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The First Art Newspaper on the Net Established in 1996 Monday, October 20, 2014
 
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Petra City

The city of Petra, meaning "rock," was the center of an Arab kingdom during Hellenistic and Roman times. Its Greek name probably replaced the biblical name Sela. It is also known as the "rose red city" for the veins of red and purple varying to pale yellow running through its sandstone cliffs. The ruins of Petra are located in southwest Jordan. Its rock-cut monuments are built on a terrace of land divided east and west by the Wadi Musa (Valley of Moses), supposed to have been one of the places where the Israelite leader, Moses struck rock and water gushed forth. The city is usually approached through a narrow valley called the Sik.

Remains include those from Paleolithic and Neolithic periods. The original inhabitants of the city were probably descendants of a nomad tribe. Little else is known about the site until about 312 B.C., when the Nabataeans made the city their capital. To construct their tombs, residents excavated and smoothed the tall rock cliffs, carving out the architectural fronts. Blocks removed from inside were used to construct more conventional dwellings. Architecture combined Greek, Egyptian and Roman styles, later incorporating Roman and Hellenistic elements.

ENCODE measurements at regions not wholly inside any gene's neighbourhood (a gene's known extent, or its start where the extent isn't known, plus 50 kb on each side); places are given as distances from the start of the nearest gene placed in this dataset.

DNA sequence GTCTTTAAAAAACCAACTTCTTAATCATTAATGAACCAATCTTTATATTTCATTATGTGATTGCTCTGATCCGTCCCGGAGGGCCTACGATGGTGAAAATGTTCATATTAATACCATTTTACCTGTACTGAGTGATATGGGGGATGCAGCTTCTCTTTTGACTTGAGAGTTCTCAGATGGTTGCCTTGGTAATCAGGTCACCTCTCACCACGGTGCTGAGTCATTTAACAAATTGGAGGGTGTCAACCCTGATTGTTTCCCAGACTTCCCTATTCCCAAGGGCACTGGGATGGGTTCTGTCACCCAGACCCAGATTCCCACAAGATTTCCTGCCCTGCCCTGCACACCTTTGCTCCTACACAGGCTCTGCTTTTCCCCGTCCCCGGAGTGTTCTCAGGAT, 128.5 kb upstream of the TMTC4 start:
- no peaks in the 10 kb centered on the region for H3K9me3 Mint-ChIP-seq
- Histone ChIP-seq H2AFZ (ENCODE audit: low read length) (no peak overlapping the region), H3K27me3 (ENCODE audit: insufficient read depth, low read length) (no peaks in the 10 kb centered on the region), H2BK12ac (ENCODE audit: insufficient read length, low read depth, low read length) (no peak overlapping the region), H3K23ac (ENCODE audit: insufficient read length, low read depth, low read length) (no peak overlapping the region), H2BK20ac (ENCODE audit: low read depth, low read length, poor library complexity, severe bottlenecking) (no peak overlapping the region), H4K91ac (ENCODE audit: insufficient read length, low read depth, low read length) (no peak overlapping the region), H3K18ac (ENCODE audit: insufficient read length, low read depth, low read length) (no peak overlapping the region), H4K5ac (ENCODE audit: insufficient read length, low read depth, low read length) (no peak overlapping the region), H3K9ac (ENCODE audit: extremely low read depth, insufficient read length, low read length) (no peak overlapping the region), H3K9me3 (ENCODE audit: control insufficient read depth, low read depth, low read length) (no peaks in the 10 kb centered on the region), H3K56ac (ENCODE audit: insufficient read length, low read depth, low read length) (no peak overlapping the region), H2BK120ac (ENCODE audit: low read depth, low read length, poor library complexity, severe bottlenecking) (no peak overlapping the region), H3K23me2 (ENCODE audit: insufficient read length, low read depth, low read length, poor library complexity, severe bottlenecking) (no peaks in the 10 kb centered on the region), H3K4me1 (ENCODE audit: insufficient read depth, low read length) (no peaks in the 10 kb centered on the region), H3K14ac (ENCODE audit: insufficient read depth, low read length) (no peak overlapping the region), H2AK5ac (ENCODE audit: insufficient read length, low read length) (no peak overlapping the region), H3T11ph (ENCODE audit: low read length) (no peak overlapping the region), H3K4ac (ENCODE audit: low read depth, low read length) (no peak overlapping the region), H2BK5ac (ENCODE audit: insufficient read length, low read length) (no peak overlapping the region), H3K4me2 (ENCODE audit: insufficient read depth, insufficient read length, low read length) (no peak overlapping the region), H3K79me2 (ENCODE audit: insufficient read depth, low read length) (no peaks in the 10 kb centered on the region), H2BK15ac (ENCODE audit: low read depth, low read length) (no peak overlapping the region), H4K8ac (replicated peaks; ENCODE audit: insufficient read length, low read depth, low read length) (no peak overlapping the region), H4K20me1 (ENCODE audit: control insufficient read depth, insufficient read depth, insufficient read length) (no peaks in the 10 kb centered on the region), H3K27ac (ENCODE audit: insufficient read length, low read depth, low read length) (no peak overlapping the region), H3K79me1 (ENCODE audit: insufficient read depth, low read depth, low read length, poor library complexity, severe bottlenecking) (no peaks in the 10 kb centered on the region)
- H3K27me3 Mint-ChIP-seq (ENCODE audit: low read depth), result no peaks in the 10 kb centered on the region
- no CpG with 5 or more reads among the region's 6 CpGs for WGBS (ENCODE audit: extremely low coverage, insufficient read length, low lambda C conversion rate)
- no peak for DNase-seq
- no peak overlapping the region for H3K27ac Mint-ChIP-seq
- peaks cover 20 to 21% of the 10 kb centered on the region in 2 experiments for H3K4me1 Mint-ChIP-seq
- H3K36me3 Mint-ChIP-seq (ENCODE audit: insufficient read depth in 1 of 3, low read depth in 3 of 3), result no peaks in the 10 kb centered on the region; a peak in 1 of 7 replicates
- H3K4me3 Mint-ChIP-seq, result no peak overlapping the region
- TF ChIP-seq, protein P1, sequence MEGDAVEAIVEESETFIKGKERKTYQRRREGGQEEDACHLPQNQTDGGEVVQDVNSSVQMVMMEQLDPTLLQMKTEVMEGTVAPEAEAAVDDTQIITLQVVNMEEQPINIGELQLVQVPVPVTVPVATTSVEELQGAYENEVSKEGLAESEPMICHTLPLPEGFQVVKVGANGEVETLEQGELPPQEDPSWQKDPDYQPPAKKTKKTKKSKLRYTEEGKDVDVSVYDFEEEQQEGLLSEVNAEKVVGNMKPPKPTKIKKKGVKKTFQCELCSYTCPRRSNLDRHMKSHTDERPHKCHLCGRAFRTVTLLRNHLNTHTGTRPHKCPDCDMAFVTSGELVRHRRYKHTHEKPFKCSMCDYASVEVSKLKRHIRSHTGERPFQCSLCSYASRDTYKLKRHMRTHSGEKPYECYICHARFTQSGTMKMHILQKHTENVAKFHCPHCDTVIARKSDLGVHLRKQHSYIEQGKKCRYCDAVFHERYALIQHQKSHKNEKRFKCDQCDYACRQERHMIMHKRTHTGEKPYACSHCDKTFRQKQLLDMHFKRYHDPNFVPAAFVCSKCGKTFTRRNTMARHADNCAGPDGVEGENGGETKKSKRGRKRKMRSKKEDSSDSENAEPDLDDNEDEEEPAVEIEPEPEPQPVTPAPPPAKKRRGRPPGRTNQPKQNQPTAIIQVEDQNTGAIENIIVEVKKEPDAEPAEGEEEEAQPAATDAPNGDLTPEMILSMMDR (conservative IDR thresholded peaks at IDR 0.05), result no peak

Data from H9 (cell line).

Only a few of the smaller dwellings remain intact, while many of the tombs, ranging from simple crypts to elaborate mausoleums, survive. One of the most beautiful and best preserved tombs is the Khazneh (Treasure), a rich, decorative building with strong Roman influence. The Palace Tomb, with three floors and Ad-Dayr (Monastery) are the biggest of the conserved buildings. Ad-Dayr, one of the most famous rock-cut monuments, was probably used as a church during Byzantine times. Ruins of a theater with a seating capacity of 2000 were uncovered, along with local currency, beautiful, fragile mosaics and even a complex system of water canals.

In 106 A.D., the Romans defeated the Nabataeans, and Petra became part of the Roman province of Arabia. As trade routes changed, the city eventually fell into decline. The city was mostly vacated after earthquake damage in 551 A.D. Evidence suggests the city’s use as a Crusader outpost in the 12th century; then it seems to disappear from history until rediscovered by the Swiss traveler Johann Ludwig in 1812. Today the beautiful tombs and mausoleums are used as dwellings.



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